Aside from barriers to purchasing these foods (e.g. if a retailer goes out of business), these brands also come with some potential risks – such as lack of nutritional adequacy or validation. As of the date of this article, none of the brands mentioned below were able to provide us with a full 3rd party nutritional analysis or digestibility study.
Don’t believe me? Keep reading and we’ll look at some of the more common “house-brands” and see if you can find them at another retailer.
- Pet Valu: Performatrin (although with their closing, it wouldn’t be unusual to find it offered on Amazon)
- Chewy.com: American Journey
- PetSmart: Authority
- Petco: WholeHearted
- Amazon: Wag
- Tractor Supply: 4Health
- Costco: Nature’s Domain (Kirkland)
How do I find a transparent brand?
While small businesses love your loyalty, it is unfair for them to force loyalty by persuading you to purchase a product you can only get at one location, or chain. As a consumer it is always beneficial to purchase products that are available elsewhere in case the situation should arise. That said, there are numerous quality brands that are ‘independent only’ which are vastly different than the shade of a private label because these brands tend to be more transparent, and accessible.
‘Independent only’ (local neighborhood pet store) brands are typically companies with adequate product development teams, more transparency behind the product and have greater brand stability. As a consumer, it gives you a real company to contact in the event of a problem, or if you have a question. Whereas a private label may leave you with the impression the retailer is responsible for the product – misleading on all fronts.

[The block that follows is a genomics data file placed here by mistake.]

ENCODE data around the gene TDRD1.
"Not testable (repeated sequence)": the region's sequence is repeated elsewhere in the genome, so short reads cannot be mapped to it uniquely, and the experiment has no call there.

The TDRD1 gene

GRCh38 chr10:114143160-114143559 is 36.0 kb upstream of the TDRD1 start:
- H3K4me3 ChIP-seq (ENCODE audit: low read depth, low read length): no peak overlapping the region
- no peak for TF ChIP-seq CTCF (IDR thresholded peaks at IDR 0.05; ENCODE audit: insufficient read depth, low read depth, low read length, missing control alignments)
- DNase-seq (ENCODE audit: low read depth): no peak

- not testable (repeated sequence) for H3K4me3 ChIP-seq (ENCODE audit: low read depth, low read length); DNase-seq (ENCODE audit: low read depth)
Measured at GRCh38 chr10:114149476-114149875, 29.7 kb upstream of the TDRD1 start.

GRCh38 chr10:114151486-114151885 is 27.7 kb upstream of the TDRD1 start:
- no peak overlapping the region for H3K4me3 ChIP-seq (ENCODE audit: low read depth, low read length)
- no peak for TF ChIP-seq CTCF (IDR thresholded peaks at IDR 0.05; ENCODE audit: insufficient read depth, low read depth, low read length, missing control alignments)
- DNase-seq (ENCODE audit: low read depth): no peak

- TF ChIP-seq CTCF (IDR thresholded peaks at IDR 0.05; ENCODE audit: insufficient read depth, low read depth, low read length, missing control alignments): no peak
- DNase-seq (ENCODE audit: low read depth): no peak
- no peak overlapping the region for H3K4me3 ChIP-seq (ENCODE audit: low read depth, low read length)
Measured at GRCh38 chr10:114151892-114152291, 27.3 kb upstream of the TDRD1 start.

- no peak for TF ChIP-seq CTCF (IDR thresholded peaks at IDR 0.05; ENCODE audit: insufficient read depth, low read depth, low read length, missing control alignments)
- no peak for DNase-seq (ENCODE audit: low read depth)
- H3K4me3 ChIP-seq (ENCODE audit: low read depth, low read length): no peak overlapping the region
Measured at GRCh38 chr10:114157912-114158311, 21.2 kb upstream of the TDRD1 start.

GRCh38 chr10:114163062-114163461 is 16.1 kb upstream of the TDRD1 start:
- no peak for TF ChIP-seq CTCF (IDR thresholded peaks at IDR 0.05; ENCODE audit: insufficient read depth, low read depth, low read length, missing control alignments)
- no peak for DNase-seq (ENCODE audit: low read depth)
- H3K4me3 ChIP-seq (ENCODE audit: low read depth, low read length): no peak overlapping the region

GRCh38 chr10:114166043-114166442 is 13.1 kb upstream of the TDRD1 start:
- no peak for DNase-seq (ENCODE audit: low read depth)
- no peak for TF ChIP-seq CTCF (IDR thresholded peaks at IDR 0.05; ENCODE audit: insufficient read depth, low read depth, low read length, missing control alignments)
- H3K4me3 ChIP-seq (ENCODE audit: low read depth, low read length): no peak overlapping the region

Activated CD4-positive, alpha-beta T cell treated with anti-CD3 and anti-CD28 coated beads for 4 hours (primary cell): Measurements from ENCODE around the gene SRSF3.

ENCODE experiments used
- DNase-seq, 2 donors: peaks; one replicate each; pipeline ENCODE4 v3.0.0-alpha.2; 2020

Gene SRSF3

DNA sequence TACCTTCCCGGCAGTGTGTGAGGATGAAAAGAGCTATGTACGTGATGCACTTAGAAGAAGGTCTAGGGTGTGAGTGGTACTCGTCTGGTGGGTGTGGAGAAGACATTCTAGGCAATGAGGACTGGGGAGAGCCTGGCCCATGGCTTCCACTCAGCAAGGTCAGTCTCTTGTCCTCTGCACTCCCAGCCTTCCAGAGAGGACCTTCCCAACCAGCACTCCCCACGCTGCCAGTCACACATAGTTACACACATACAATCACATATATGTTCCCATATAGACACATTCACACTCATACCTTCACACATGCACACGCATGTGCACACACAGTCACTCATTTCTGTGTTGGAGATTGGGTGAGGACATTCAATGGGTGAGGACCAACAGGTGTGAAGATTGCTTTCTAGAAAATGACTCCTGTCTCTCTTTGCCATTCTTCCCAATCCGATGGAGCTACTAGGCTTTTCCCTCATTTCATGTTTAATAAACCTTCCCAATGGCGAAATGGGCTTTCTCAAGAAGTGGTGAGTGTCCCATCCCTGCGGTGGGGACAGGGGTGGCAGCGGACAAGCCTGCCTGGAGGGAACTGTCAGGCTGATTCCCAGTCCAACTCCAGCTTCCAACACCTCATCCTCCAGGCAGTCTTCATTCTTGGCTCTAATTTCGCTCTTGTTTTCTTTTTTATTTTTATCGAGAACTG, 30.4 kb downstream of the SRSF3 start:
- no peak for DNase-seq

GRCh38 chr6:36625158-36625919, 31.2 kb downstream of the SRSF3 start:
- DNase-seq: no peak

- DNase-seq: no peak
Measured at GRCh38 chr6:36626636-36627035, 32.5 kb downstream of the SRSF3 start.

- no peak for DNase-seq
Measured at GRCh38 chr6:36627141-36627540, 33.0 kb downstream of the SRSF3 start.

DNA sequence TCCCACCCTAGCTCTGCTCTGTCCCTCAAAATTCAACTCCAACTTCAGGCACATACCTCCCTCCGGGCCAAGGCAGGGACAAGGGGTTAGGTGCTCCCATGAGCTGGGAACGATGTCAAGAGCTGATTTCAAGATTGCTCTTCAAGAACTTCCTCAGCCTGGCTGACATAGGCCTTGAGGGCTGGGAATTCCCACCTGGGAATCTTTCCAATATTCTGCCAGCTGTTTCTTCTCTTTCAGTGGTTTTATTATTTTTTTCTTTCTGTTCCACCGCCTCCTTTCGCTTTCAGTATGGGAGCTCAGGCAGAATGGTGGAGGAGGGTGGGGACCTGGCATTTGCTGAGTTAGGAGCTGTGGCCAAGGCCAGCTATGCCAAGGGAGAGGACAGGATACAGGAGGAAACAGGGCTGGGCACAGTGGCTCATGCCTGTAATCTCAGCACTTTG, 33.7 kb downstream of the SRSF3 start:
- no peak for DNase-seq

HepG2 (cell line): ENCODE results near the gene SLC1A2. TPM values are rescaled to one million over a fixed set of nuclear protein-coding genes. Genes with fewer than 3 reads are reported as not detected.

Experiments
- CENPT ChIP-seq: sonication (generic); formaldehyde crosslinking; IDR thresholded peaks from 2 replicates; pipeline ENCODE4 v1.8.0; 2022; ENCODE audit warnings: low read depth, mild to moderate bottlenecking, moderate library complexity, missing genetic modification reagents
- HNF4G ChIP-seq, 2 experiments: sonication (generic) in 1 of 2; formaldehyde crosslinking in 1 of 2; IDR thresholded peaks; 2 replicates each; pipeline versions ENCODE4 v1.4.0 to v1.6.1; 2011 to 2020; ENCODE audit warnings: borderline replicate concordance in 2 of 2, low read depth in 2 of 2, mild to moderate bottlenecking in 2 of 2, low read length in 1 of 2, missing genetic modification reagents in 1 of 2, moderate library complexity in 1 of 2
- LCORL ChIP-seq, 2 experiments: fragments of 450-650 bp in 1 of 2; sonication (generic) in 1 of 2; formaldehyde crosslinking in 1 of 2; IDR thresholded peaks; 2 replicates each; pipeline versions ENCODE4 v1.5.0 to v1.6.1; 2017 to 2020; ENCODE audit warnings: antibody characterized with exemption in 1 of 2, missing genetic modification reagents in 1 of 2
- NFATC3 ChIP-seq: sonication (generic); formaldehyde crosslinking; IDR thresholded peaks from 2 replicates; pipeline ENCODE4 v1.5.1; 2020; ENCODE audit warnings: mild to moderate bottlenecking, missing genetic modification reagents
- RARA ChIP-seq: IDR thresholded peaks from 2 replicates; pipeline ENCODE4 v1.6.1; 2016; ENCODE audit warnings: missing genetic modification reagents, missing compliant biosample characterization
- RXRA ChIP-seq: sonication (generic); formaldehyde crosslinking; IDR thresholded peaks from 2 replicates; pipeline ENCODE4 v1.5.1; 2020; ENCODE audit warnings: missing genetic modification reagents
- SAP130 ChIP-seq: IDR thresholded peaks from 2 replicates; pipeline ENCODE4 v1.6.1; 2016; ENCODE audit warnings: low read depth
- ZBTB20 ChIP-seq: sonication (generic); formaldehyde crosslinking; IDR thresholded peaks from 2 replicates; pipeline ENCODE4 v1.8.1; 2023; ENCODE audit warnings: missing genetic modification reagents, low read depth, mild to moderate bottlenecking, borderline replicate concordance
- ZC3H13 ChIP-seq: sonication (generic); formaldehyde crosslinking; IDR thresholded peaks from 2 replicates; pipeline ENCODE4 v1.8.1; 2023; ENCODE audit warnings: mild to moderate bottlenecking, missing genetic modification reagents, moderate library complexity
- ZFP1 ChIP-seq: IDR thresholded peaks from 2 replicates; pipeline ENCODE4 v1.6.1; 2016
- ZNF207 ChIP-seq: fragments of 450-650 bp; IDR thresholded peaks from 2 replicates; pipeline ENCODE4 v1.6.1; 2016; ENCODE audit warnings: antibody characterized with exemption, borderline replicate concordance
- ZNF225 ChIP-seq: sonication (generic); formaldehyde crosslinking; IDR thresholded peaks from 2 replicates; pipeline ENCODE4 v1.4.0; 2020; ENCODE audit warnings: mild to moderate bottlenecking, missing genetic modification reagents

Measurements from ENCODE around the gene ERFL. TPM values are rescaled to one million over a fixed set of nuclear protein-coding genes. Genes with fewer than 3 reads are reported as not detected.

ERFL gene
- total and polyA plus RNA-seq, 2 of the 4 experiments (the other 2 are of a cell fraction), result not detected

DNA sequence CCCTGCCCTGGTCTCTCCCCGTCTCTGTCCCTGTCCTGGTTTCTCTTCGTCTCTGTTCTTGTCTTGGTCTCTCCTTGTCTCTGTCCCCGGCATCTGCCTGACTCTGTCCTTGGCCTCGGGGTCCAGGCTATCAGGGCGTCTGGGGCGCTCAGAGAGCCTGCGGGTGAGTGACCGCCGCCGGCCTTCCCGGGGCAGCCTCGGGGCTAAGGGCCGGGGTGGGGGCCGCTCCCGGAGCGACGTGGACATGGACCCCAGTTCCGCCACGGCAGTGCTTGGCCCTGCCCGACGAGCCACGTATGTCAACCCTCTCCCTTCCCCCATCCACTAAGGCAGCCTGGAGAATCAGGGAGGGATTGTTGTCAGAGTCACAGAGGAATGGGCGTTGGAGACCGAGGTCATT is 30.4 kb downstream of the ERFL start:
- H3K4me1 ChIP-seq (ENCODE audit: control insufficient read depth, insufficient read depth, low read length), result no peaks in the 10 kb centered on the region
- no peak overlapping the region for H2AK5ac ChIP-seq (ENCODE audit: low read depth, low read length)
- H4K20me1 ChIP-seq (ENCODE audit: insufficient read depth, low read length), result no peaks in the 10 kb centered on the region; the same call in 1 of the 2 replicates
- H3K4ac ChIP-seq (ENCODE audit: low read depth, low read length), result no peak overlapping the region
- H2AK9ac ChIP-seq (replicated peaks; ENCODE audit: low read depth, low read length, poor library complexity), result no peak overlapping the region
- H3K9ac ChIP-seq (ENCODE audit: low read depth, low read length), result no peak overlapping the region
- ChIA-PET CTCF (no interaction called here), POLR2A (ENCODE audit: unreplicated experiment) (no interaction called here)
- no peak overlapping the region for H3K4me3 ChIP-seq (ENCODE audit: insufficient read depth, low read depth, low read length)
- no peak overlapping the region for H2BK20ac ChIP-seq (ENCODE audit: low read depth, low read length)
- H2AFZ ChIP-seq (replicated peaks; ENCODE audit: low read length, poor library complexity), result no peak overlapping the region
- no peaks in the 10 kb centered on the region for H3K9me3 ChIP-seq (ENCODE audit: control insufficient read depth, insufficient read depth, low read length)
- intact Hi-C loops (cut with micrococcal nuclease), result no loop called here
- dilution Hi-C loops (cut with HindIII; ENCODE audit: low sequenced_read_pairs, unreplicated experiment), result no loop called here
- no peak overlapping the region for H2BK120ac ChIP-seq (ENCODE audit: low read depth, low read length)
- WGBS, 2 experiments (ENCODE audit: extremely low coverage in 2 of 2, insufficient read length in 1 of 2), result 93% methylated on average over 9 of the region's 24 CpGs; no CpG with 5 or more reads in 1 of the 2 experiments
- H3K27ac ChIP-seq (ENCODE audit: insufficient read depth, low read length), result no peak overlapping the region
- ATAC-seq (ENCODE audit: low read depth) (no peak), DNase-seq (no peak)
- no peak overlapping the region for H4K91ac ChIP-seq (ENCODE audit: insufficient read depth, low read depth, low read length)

Personally, as a retailer, I would not put my name on something as ‘my own’ if I did not have nutritional adequacy and digestibility testing done on the final product. Leaving the formulation and validation of pet foods to those qualified to do so is something consumers and retailers should both be holding brands accountable to. The pet food market already has a low barrier to entry, with one of the largest problems being that anyone can formulate pet food and sell it in todays market – even without credentials. It’s also good to ensure that all brands have policies and procedures that require all products be held from distribution until they are confirmed to be free from contaminants and pathogens (e.g. melamine, salmonella etc.)
What can I switch to?
The good news is that there are numerous high-quality brands on the market today that you can easily switch your pet to regardless of sensitivities, preferences, age, or any other factor. The sobering point for you is likely the fact that you’ve been paying top dollar for a brand that is very similar, if not identical to other easily accessible products. If you feed as if you’ve been misled, it’s because you have.
Your local independent retailers are ready and willing to help you find a suitable or even better-quality replacement. However, in the meantime, I encourage you to do your own homework by reaching out to pet food companies and asking questions about who their food is formulated by and in what facility it is made in. This may help to broaden your horizons for pet food options. If you’d like to know more about the ‘right’ questions to ask, and what typical answers may mean (or not mean) click here: 5 Ways Pet Owners Can Improve Pet Food.
Curious to switch? Let us know what you were feeding, and we will happily identify an equivalent or better food when you stop by.